Film Journal

Nov 24-Dec 02

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THE BALLAD OF CABLE HOGUE (Sam Pekinpah) viewed 11-24-02 on video
Grade B+ 1970
Charming and lighthearted most of the way, which is rather surprising since it was made by Pekinpah between The Wild Bunch and Straw Dogs. A bit scattershot and uneven, losing momentum at times especially in the second half. The performances keep the film together: Stella Stevens as the love interest is very charming and sensual, David Warner is a wonderfully eccentric horny priest (one of the best unheralded performers of the 60s and 70s) and Jason Robards is in top form playing Cable as stubborn and stingy in a theatrical performance. The last scenes have all the main characters coming back for a last hurrah, including Warner on a black motorcycle, feels like a curtain call. A change of pace for Pekinpah that deserves to be seen more.

THE STEPFATHER (Joesph Ruben) viewed 11-24-02 on video
Grade B- 1987
More psychological thriller than horror, with few horrific scenes instead opting for slow building tension. The film basically takes a child’s fear of a new stepparent to the most extreme. Good writing and performances for the most part, although the daughter is miscast: she’s too old and too cheery for the troubled girl role. Little character moments give this film life and make the characters work. The scene where the stepfather talks about finally understanding the meaning of Thanksgiving actually struck an emotion note with me, like he’s less of a psycho killer than someone disturbed searching for a loving family, a nice and unexpected character detail. Then he turns into the expected psycho killer for the last third, and most conventional, section of the film. The final climactic showdown is a letdown, turning into a thriller-by-numbers: scene with the girl undressing for a shower and characters showing up with guns at convenient moments. Not a film that breaks out of the genre, just smarter and more effective than most of the films in the genre.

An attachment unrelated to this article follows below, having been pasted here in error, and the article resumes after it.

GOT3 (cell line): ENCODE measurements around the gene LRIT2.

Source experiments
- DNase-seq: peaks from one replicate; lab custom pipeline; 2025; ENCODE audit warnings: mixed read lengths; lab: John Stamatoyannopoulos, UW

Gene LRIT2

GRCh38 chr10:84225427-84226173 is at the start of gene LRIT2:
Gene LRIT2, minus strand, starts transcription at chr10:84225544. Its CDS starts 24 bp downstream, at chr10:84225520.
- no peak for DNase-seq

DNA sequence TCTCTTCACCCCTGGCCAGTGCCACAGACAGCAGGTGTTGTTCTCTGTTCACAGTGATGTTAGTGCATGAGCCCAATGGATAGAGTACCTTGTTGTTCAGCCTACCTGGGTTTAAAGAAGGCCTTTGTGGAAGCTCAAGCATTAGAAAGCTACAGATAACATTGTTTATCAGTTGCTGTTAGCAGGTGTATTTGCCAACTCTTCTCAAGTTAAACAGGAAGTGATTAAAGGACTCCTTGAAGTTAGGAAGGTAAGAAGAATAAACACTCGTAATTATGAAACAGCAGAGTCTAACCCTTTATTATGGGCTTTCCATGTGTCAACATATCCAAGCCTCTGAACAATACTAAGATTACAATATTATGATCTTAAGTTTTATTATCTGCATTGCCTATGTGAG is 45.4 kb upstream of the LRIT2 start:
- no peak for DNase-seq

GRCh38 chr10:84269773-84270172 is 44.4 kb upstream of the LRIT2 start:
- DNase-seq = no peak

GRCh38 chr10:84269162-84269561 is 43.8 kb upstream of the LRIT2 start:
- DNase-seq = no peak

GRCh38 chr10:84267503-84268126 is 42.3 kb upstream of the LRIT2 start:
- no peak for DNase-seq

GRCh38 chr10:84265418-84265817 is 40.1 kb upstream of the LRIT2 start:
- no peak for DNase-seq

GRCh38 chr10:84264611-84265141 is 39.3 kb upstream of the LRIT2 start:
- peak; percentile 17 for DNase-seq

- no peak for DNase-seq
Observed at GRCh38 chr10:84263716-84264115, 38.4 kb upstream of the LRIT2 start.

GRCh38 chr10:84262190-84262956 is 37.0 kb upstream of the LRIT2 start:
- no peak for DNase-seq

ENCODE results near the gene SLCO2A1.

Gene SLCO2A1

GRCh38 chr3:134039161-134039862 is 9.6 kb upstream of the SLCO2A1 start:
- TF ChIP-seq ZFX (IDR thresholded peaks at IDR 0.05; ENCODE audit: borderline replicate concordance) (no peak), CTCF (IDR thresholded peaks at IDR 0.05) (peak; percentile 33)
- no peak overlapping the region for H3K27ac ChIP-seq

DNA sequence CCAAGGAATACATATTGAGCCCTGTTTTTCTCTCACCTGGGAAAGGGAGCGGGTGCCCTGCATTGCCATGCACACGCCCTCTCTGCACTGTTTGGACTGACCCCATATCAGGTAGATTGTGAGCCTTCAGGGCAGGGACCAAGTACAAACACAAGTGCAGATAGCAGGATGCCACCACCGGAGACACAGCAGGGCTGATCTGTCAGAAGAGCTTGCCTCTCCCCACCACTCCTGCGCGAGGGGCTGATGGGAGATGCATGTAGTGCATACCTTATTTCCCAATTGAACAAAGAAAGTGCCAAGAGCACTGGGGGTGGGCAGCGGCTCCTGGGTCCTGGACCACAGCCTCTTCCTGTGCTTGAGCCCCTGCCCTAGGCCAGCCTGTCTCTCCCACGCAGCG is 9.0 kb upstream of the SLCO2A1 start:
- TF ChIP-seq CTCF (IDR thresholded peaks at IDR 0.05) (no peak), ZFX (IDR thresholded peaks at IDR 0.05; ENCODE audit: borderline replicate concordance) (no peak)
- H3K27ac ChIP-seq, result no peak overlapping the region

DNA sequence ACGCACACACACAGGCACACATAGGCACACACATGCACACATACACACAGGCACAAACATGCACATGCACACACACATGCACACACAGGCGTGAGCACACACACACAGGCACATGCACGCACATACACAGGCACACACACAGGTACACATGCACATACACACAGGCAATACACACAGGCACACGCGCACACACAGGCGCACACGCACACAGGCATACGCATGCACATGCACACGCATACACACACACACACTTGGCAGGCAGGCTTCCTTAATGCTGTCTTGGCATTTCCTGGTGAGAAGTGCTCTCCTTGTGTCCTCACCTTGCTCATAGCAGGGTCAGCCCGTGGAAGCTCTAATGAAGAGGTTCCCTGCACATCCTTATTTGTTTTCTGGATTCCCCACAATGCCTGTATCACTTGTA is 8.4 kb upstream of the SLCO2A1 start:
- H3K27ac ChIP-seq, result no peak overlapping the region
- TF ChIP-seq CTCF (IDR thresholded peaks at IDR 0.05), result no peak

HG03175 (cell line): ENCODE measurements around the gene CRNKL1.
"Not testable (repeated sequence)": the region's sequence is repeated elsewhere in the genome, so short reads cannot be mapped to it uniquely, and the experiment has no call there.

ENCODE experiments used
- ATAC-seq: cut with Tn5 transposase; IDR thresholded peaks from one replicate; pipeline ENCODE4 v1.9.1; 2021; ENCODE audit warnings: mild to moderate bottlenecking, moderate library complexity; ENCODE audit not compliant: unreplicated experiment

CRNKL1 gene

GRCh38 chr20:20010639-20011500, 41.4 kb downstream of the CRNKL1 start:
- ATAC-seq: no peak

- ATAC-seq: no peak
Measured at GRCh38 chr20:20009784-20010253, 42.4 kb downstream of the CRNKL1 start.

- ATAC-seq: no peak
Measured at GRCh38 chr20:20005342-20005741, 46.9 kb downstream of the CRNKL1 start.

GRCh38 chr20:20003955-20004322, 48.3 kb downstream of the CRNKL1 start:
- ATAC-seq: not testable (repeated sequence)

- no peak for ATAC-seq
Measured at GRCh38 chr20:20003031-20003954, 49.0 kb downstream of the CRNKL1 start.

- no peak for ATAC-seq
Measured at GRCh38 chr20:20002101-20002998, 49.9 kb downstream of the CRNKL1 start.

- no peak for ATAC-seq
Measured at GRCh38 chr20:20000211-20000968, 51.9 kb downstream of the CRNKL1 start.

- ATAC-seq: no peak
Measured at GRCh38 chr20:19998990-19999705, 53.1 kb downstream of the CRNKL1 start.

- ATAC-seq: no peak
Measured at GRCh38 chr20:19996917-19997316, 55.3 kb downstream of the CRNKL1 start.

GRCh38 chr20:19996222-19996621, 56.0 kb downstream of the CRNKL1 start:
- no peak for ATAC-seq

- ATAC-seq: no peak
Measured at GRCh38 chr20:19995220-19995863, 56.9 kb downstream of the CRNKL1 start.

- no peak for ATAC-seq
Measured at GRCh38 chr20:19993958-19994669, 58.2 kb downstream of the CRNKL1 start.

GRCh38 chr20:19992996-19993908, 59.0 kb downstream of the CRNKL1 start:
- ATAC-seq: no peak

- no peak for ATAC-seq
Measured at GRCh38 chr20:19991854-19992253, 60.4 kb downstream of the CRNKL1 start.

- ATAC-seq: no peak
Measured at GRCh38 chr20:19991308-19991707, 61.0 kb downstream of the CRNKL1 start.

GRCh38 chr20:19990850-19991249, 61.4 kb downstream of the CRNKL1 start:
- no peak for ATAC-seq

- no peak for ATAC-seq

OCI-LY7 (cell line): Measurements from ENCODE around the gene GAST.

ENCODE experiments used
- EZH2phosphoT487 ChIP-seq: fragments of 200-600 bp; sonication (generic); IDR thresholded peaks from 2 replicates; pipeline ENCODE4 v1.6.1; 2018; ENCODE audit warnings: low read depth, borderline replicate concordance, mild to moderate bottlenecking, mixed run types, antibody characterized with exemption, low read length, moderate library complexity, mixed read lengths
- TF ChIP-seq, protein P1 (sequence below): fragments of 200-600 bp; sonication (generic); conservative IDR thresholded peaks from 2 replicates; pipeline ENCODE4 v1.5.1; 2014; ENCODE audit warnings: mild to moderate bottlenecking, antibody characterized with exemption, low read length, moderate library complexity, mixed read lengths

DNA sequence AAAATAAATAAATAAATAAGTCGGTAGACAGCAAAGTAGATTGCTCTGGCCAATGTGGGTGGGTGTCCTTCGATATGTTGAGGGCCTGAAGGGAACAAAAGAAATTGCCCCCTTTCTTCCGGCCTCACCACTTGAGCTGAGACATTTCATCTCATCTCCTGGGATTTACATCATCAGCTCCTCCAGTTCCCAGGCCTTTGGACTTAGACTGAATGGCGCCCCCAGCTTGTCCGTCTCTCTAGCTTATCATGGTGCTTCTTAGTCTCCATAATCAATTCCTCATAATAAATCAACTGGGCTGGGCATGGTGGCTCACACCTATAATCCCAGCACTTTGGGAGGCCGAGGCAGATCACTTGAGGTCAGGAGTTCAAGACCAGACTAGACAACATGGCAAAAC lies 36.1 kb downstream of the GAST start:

E.T. (Steven Speilberg) viewed 11-25-02 on video (second viewing – first in ten years)
Grade B 1982